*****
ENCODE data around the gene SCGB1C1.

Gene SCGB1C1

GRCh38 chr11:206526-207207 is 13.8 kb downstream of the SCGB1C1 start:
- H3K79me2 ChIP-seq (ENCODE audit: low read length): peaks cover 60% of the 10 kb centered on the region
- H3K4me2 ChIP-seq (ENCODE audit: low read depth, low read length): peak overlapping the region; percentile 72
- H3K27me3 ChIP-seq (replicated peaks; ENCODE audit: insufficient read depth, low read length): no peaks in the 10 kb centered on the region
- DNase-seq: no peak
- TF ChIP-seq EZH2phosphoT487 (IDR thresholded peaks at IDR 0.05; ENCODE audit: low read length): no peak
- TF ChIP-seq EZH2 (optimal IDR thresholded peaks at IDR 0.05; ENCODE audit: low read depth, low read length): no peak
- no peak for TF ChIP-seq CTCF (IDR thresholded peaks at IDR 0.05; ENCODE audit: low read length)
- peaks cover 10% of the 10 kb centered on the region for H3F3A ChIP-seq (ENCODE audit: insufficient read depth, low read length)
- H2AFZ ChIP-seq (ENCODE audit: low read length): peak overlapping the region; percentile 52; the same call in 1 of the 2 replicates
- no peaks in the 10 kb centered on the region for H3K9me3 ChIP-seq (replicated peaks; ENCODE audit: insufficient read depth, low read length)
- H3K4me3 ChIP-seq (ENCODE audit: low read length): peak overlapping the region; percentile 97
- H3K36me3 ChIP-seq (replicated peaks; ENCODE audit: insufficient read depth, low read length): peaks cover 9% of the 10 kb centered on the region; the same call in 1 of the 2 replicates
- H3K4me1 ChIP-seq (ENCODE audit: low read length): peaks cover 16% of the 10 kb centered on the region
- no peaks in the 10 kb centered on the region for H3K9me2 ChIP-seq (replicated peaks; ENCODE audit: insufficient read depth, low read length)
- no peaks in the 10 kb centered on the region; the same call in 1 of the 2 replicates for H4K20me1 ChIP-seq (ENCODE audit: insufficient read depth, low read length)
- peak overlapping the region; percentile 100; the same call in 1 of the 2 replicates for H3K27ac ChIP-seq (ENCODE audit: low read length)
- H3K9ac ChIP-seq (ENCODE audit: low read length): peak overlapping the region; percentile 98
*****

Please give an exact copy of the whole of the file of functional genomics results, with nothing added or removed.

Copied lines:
ENCODE data around the gene SCGB1C1.

Gene SCGB1C1

GRCh38 chr11:206526-207207 is 13.8 kb downstream of the SCGB1C1 start:
- H3K79me2 ChIP-seq (ENCODE audit: low read length): peaks cover 60% of the 10 kb centered on the region
- H3K4me2 ChIP-seq (ENCODE audit: low read depth, low read length): peak overlapping the region; percentile 72
- H3K27me3 ChIP-seq (replicated peaks; ENCODE audit: insufficient read depth, low read length): no peaks in the 10 kb centered on the region
- DNase-seq: no peak
- TF ChIP-seq EZH2phosphoT487 (IDR thresholded peaks at IDR 0.05; ENCODE audit: low read length): no peak
- TF ChIP-seq EZH2 (optimal IDR thresholded peaks at IDR 0.05; ENCODE audit: low read depth, low read length): no peak
- no peak for TF ChIP-seq CTCF (IDR thresholded peaks at IDR 0.05; ENCODE audit: low read length)
- peaks cover 10% of the 10 kb centered on the region for H3F3A ChIP-seq (ENCODE audit: insufficient read depth, low read length)
- H2AFZ ChIP-seq (ENCODE audit: low read length): peak overlapping the region; percentile 52; the same call in 1 of the 2 replicates
- no peaks in the 10 kb centered on the region for H3K9me3 ChIP-seq (replicated peaks; ENCODE audit: insufficient read depth, low read length)
- H3K4me3 ChIP-seq (ENCODE audit: low read length): peak overlapping the region; percentile 97
- H3K36me3 ChIP-seq (replicated peaks; ENCODE audit: insufficient read depth, low read length): peaks cover 9% of the 10 kb centered on the region; the same call in 1 of the 2 replicates
- H3K4me1 ChIP-seq (ENCODE audit: low read length): peaks cover 16% of the 10 kb centered on the region
- no peaks in the 10 kb centered on the region for H3K9me2 ChIP-seq (replicated peaks; ENCODE audit: insufficient read depth, low read length)
- no peaks in the 10 kb centered on the region; the same call in 1 of the 2 replicates for H4K20me1 ChIP-seq (ENCODE audit: insufficient read depth, low read length)
- peak overlapping the region; percentile 100; the same call in 1 of the 2 replicates for H3K27ac ChIP-seq (ENCODE audit: low read length)
- H3K9ac ChIP-seq (ENCODE audit: low read length): peak overlapping the region; percentile 98